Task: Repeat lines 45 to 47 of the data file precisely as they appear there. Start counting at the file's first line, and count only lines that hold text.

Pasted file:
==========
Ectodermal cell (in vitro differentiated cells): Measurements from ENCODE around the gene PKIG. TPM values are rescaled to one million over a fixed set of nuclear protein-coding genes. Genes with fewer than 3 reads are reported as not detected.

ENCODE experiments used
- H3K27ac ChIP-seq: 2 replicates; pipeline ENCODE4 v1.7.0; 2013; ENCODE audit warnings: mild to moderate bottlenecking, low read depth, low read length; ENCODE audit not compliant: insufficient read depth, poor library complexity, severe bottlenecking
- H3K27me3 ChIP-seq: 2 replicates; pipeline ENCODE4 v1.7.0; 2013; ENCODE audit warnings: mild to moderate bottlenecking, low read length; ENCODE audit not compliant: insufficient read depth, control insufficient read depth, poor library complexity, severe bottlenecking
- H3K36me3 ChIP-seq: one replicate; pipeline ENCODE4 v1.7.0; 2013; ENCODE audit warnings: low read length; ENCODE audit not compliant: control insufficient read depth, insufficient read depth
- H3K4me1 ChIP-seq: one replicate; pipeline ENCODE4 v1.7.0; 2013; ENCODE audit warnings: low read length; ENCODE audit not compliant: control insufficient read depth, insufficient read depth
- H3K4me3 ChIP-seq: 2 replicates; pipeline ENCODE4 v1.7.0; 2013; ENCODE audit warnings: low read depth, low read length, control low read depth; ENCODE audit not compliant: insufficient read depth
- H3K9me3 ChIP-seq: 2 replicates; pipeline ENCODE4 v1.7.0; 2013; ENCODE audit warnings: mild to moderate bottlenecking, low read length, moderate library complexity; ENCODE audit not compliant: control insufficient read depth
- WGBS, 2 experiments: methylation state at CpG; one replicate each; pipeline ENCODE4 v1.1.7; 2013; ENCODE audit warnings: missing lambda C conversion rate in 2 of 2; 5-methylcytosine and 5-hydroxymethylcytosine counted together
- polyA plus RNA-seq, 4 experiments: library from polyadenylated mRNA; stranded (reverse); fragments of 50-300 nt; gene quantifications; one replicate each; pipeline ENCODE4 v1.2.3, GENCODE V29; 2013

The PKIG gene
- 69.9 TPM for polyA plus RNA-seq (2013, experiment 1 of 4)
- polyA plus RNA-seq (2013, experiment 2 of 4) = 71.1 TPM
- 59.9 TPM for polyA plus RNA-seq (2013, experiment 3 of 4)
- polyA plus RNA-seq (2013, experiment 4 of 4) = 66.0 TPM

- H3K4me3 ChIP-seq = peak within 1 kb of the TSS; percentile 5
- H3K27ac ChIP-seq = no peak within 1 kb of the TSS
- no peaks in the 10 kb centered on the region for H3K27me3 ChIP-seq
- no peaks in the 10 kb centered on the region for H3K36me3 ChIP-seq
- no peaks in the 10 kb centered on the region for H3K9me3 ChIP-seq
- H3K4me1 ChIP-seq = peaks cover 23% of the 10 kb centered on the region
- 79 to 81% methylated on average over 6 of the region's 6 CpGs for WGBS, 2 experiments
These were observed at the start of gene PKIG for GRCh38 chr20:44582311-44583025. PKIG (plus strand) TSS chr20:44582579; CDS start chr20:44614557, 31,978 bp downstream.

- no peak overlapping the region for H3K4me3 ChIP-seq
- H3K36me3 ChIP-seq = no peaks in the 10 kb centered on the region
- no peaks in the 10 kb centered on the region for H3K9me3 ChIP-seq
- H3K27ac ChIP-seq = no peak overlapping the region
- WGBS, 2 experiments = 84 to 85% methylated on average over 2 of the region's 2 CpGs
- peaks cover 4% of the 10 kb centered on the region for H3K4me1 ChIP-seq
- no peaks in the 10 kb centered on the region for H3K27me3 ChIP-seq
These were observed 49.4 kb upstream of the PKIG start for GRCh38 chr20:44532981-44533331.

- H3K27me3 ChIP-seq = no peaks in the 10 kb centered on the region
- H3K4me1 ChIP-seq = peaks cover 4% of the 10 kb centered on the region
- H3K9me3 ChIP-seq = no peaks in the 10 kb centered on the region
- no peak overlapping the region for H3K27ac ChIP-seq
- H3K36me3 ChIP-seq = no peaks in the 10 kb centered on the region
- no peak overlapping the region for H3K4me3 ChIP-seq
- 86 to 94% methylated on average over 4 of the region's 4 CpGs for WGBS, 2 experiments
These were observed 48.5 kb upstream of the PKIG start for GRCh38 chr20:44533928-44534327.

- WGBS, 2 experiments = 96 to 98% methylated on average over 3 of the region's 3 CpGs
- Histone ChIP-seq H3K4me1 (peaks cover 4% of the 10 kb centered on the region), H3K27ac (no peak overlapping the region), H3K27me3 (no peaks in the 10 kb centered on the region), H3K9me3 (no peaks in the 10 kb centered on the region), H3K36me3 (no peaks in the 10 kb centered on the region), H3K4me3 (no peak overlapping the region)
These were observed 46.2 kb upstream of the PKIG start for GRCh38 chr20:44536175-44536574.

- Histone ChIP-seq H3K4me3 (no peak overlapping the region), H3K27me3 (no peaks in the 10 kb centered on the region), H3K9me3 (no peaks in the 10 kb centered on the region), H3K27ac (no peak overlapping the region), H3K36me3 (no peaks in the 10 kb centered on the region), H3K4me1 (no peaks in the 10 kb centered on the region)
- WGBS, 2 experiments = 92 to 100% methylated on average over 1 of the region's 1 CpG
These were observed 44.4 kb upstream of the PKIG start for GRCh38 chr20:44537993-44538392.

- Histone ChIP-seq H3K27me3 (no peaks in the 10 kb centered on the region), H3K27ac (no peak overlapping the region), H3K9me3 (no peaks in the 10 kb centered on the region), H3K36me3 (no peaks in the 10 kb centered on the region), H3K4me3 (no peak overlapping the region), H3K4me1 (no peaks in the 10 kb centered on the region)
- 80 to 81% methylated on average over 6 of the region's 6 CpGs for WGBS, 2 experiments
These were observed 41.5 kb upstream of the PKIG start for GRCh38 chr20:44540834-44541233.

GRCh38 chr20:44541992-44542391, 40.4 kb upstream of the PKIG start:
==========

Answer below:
These were observed 44.4 kb upstream of the PKIG start for GRCh38 chr20:44537993-44538392.

- Histone ChIP-seq H3K27me3 (no peaks in the 10 kb centered on the region), H3K27ac (no peak overlapping the region), H3K9me3 (no peaks in the 10 kb centered on the region), H3K36me3 (no peaks in the 10 kb centered on the region), H3K4me3 (no peak overlapping the region), H3K4me1 (no peaks in the 10 kb centered on the region)
- 80 to 81% methylated on average over 6 of the region's 6 CpGs for WGBS, 2 experiments